Press Release

Over 110 Companies Power the Clean Energy Supply Chain in Iowa

More than 9,800 Iowans work in the wind and solar supply chain, but several opportunities for growth remain untapped.

DES MOINES – The Environmental Law & Policy Center on Jan. 7 released “Iowa Clean Energy Supply Chain Businesses: Good for Jobs, Good for Economic Growth, and Good for Our Environment,” a directory of Iowa’s wind and solar businesses and a policy road map for the state’s clean energy future.

The report lists 113 Iowa clean energy businesses, from small local solar installers to the firms that design, fund and build our massive wind farms. These businesses can be found in all four of Iowa’s U.S. congressional districts, in 56 of the 100 State House districts and in 38 of the 50 State Senate districts.

In total, Iowa has more than 9,800 jobs in the wind and solar supply chain. That’s in addition to thousands employed by other aspects of clean energy like electric vehicles, energy efficiency, and grid and storage technologies.

“More Iowans work in the wind and solar supply chain than work as car mechanics,” said ELPC Executive Director Howard A. Learner. “Bold policy action is necessary to enable Iowa to benefit from a clean energy future as other states are competing for a clean energy economic growth and leadership.”

Iowa has long been noted for forward-thinking energy policy since it set the nation’s first renewable portfolio standard – a statewide target for renewable energy production – in 1983. Last year’s Senate File 583, which provides predictability for Iowa’s solar industry, utilities and customers, passed both House and Senate unanimously. It was the result of Iowa environmental groups, utilities, pork producers, farmers and solar businesses working together for the common good.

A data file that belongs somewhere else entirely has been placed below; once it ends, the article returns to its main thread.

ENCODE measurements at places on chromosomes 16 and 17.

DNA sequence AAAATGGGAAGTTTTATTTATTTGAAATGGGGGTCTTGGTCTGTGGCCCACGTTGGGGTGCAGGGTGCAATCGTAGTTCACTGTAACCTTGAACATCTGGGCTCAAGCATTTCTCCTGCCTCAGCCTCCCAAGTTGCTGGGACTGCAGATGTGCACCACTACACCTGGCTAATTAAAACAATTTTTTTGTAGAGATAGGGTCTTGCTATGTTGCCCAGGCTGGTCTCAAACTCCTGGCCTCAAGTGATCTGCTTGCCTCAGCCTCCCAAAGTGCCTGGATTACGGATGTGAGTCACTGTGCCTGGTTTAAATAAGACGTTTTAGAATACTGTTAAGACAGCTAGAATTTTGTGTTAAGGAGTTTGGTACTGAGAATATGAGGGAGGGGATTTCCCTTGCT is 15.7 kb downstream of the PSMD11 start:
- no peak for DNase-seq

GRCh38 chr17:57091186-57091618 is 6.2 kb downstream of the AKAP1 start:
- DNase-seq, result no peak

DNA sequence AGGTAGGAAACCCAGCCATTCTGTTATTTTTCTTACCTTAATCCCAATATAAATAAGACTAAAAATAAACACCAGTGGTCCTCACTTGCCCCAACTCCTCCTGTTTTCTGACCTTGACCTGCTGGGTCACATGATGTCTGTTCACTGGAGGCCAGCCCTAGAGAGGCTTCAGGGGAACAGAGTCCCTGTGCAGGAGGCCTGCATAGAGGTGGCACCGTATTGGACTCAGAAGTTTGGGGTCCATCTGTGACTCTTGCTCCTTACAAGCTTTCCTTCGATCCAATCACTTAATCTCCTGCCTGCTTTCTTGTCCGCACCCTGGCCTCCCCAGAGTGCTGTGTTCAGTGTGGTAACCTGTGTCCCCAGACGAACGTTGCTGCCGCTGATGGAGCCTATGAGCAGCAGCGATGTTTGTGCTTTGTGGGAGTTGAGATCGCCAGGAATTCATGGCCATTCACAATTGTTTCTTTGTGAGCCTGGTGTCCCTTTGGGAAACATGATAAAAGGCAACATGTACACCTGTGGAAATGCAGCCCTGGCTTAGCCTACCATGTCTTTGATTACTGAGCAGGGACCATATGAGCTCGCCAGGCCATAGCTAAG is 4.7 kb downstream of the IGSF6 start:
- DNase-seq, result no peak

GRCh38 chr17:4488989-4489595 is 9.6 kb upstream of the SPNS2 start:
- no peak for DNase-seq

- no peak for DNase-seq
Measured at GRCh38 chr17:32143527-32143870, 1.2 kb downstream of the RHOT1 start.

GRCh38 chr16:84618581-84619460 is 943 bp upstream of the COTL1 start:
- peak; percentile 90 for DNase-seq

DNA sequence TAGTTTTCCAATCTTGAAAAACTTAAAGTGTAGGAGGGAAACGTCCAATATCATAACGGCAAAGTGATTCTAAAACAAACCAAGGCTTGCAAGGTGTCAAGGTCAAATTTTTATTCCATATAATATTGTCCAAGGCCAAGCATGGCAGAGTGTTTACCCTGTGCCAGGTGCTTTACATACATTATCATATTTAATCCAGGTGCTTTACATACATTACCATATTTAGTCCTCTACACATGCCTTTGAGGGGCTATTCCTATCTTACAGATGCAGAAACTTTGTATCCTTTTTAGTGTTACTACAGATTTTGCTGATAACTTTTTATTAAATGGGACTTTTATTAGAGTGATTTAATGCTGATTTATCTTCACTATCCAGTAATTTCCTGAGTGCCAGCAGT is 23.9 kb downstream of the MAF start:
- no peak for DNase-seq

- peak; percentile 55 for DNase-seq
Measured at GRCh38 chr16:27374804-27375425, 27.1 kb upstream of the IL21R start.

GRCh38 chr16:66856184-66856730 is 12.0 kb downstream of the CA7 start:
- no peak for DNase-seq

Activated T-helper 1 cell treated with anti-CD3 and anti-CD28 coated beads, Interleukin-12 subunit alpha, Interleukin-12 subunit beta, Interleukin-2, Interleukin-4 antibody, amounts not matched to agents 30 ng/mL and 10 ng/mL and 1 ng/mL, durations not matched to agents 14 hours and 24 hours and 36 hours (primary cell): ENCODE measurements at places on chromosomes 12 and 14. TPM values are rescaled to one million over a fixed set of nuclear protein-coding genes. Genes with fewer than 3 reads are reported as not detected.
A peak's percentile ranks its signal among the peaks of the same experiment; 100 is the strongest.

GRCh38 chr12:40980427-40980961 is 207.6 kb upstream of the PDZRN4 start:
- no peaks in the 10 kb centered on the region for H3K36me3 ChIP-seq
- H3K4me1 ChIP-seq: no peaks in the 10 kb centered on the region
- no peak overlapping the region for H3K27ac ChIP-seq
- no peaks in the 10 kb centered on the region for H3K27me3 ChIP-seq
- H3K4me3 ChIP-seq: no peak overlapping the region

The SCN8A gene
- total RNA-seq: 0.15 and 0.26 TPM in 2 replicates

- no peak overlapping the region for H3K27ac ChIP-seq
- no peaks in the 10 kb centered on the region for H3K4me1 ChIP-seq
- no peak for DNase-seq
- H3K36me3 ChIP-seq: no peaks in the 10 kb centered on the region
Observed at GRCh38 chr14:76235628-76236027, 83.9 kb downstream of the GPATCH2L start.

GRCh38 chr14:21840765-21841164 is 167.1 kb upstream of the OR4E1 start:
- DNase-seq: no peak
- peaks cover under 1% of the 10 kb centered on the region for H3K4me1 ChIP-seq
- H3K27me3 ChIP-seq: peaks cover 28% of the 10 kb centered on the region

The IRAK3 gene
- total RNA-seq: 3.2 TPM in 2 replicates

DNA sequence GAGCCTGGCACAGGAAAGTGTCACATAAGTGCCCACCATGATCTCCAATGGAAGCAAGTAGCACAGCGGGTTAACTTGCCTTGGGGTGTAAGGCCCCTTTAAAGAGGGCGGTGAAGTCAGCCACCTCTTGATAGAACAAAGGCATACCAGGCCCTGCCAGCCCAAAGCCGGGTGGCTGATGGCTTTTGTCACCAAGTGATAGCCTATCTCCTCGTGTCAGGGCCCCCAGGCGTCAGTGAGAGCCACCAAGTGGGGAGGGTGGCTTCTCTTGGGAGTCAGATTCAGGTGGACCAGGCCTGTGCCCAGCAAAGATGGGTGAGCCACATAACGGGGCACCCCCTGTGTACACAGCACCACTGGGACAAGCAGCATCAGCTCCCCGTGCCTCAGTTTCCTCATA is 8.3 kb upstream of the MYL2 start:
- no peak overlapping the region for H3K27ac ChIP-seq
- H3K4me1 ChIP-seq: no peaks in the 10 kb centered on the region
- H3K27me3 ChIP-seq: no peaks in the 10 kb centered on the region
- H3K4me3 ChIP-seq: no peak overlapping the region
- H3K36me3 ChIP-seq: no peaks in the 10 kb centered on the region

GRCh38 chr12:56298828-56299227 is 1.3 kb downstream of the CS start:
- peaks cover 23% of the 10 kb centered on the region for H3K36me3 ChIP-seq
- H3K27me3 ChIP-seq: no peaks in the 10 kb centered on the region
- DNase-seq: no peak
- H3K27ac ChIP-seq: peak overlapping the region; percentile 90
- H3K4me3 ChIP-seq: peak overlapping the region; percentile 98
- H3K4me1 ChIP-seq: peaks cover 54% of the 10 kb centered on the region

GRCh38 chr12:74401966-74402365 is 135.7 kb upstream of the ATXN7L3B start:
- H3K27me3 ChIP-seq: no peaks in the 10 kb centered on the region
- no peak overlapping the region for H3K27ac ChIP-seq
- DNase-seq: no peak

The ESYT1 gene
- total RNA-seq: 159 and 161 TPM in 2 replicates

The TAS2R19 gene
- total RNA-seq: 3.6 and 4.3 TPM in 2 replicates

However, more work needs to be done to maintain any leadership position. The report outlines eight policy recommendations on areas ranging from tax credits to compensating solar panel owners to the use of native plants around solar panels to make Iowa more energy independent and economically resilient.

“Iowa’s modest renewable portfolio standard of 105 megawatts was set in 1983, met in 1999 and has been exceeded many times over in the decades since,” said ELPC Senior Iowa Policy Advocate Steve Falck, the report’s co-author.  “Policymakers should modernize and update the state’s standard, not just to set a higher target, but one that takes into account technological advances made since the 1990s.”

The businesses listed in the report include installers and component manufacturers, but also engineering and design firms, installers, repair services, construction firms and insurers, showing how clean energy spurs job growth throughout the economy.

One of those businesses is Fairfield-based Ideal Energy, founded in 2009 by former Navy SEAL Troy Van Beek. Born in Wisconsin, Van Beek moved to Iowa to join the state’s booming clean energy market, starting with solar, later adding technologies including hydrogen power and battery storage.

Ideal now employs about 25 full-time staff, bringing in teams of local subcontractors on jobs across Iowa and the Midwest.

“Iowa has some of the greatest potential for renewable energy in the nation,” Van Beek said. “We’re a leader in wind power and, because we’re a farming state, we have all the solar potential in the world. When you combine that with hydrogen and battery storage, we have just an unprecedented opportunity to evolve the energy market.”

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